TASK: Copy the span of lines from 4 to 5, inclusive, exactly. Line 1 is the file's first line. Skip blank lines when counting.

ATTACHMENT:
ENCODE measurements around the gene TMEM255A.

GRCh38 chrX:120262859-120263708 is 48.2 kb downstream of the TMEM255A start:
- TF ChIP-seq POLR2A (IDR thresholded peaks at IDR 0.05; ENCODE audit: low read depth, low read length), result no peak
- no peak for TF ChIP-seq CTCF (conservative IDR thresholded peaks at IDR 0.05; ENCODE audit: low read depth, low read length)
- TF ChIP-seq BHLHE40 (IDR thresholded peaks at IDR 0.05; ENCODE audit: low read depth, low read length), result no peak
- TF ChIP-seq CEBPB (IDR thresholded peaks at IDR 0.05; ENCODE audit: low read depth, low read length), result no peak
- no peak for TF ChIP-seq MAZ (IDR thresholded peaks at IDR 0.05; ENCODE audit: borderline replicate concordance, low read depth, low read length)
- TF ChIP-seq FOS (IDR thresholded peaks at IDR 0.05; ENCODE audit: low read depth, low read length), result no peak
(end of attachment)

- no peak for TF ChIP-seq CTCF (conservative IDR thresholded peaks at IDR 0.05; ENCODE audit: low read depth, low read length)
- TF ChIP-seq BHLHE40 (IDR thresholded peaks at IDR 0.05; ENCODE audit: low read depth, low read length), result no peak